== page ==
Deadbeat Tax Preparer
Help! My boyfriend took his taxes to a friend of a friend to be done. That was for 2001, and they still haven't been filed. The preparer told him (in Oct 2002) that he had filed an extension for 2001, but that the taxes were done and the only thing my boyfriend had to do was pick them up and mail them. Ever since then, it's been nothing but excuses as to why my boyfriend can't have them. (He left them in his office, he does'nt know where they are, he's too busy during tax season to look for them, etc.) He also has been giving us excuses about the 2002 return as well. Neither return has been filed as of yet, and now my boyfriend is getting letters from the IRS wondering why he hasn't filed taxes. The preparer now refuses to answer his door or answer his phone, so my boyfrien can't even get ahold of him to get his w-2's and other info back. Is there any way we can get the police involved so that we can force him to give my boyfriend his w-2s and reciepts back to him? Or will we have to sue? My boyfriend just wants his stuff back so that he can give it to a competent professional to do his taxes and get it all over with...but now we're afraid the IRS is going to come after him before he can get that chance.
2 Answers from Attorneys
Re: Deadbeat Tax Preparer
Send a copy of the IRS correspondence to the tax preparer by certified mail (return receipt requested) and another one by regular mail. Put in your cover letter that you will refer the IRS to the preparer to ascertain why the returns were not filed.
The IRS can sanction tax preparers, including barring them from further representation of taxpayers, so I expect that this will elicit a reply or at least the return of your tax documents.
Meanwhile, call whatever number is listed on the IRS letter, tell them the situation, and explain that returns will be filed as soon as the tax documents can be recovered from the tax preparer. I also suggest that you hire a real accountant (CPA) to help you fix this mess.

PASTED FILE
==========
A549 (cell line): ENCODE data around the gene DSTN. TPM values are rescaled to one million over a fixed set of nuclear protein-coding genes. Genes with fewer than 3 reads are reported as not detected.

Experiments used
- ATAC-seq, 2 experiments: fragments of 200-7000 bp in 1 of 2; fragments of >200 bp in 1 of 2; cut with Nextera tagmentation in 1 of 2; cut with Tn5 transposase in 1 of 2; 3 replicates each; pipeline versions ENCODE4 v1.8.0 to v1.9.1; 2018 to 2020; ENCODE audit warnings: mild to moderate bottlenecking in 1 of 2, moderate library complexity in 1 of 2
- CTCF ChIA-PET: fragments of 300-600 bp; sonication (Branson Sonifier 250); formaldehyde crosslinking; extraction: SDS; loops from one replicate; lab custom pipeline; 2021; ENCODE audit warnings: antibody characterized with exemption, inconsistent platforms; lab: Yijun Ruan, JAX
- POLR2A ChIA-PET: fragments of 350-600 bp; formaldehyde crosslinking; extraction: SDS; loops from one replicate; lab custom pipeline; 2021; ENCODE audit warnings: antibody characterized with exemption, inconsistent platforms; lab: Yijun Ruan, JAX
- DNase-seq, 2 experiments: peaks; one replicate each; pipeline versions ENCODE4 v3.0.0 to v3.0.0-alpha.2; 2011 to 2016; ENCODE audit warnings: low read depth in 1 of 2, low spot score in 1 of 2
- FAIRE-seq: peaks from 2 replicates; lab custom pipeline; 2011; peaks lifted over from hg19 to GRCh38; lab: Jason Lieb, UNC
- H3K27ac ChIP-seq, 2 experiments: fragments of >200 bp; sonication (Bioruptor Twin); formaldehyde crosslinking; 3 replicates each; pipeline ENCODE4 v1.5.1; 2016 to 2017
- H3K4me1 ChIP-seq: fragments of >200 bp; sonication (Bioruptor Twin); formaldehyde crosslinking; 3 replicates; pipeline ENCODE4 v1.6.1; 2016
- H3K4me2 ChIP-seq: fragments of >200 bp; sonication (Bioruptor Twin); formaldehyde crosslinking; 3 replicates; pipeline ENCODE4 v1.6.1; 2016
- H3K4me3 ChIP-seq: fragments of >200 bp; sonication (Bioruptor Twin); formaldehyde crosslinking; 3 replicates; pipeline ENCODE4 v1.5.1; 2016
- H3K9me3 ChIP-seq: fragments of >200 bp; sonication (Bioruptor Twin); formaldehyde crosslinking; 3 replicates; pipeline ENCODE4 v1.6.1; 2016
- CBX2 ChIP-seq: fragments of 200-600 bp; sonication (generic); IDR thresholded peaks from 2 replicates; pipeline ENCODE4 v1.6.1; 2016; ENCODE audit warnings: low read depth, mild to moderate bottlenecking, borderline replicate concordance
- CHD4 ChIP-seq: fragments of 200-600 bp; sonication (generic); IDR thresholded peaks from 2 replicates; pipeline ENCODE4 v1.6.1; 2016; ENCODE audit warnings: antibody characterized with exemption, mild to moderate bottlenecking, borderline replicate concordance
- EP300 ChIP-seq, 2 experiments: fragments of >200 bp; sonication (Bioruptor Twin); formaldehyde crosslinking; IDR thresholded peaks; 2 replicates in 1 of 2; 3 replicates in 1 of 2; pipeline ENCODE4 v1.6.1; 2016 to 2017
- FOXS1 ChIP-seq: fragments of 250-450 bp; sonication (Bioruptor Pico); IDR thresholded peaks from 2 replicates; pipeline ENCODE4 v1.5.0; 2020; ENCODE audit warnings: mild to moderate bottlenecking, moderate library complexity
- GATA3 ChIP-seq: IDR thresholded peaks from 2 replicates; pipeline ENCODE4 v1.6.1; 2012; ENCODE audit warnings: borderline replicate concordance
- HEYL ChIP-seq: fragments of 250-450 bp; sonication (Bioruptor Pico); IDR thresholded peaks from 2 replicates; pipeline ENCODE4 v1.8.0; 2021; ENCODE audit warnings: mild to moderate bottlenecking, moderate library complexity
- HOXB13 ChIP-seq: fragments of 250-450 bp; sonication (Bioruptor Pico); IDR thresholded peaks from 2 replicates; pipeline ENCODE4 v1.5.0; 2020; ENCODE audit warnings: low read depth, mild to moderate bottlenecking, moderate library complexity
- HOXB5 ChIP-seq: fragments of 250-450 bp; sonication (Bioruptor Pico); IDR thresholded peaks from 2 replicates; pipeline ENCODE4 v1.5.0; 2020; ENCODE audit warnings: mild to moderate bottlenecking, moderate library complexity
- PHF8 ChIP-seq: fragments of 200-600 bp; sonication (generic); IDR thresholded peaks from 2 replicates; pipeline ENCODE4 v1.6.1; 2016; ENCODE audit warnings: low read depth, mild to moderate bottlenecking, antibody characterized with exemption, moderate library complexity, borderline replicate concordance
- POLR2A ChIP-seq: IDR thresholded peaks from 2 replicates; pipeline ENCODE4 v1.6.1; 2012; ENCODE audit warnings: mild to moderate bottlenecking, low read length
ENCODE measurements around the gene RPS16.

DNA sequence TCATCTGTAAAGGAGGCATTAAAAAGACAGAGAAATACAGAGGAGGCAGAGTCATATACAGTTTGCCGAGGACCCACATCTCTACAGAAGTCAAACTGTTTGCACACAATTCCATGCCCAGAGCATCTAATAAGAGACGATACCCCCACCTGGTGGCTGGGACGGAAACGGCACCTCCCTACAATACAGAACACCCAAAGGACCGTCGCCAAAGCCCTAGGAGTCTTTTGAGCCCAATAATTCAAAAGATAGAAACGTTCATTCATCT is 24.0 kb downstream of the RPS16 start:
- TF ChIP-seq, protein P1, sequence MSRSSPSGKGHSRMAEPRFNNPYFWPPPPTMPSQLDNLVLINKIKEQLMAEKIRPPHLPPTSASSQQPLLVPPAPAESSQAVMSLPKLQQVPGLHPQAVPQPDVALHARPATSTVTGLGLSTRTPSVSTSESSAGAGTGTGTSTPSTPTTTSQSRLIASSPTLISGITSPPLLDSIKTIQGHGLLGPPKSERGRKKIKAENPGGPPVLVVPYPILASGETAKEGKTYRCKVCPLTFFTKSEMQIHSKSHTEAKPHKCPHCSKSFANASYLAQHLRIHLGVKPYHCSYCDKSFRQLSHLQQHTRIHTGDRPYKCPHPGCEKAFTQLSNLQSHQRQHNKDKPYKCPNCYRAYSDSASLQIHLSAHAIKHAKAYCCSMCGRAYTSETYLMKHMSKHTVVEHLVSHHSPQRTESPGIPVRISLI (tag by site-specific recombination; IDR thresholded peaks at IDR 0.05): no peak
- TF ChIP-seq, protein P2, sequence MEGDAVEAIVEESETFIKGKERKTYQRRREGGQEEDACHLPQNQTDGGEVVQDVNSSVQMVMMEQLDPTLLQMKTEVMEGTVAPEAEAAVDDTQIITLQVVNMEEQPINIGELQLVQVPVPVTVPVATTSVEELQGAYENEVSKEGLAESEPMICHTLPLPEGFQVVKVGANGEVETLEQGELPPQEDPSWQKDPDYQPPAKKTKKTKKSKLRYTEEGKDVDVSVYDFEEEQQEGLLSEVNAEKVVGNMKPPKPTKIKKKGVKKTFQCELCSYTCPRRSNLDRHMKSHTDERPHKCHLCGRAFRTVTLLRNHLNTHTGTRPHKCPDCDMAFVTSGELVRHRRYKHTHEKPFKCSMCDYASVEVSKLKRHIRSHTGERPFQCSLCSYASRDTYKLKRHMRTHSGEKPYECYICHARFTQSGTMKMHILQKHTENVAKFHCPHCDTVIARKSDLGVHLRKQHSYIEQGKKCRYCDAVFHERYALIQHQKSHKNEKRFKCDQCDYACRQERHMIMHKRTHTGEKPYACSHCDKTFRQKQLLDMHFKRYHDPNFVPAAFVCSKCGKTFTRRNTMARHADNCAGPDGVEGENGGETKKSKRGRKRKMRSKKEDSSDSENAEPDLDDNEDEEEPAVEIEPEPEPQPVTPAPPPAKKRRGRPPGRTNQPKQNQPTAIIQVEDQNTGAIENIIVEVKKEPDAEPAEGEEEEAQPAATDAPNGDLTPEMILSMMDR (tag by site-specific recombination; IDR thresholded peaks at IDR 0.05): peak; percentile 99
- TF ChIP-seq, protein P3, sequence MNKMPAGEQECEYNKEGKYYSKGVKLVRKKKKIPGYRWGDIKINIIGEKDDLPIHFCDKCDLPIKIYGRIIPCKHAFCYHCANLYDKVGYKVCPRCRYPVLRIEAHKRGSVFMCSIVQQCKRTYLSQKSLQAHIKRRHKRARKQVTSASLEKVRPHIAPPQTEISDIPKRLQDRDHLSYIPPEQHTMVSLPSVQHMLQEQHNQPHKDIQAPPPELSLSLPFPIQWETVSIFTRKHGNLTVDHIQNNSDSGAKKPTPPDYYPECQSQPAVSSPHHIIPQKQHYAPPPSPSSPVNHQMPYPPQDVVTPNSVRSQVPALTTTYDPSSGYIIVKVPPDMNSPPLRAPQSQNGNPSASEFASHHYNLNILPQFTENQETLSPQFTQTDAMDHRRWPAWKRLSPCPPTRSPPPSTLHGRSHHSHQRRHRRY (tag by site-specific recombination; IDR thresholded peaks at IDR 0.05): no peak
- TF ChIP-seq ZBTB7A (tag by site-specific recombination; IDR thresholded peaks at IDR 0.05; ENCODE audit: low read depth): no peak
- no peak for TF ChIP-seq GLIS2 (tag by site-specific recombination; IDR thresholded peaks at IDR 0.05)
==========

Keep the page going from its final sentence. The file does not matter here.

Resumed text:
After the dust settles, you might consider filing a small claims court action agains the tax preparer to recover the interest and penalties (if any) that ultimately are assessed. Since these are a function of the amount of tax owed, it could be nothing at all (if the taxpayer over-withheld).
Re: Deadbeat Tax Preparer
I agree with the advice given by Mr. Graves. The only thing I would add is that I would assume the worst, and start working on getting back up information to take to another tax preparer in case the old preparer no longer has the documents your boyfriend turned over to him.
As a CPA and attorney, I get these cases in every once in awhile, and the biggest problem is simply reconstructing the taxpayer's records. if your boyfriend had wages, interest income and possibly mortgage interest, then these records are failry easy to get copies for, or to get alternative forms of support. For example, if I were your boyfriend I would ask his employer for a copy of his 2001 and 2002 W-2. Most companies' payroll depts keep copies on hand for at least a year or two. If he has changed jobs and the ex-employer is not helpful, then he can use year-end payroll statements that show year-to-date earnings and withholdings. If all else fails, then the IRS can be contacted and they can generate a report showing all reported income from W-2s and 1099 statements for any taxpayer for any given year.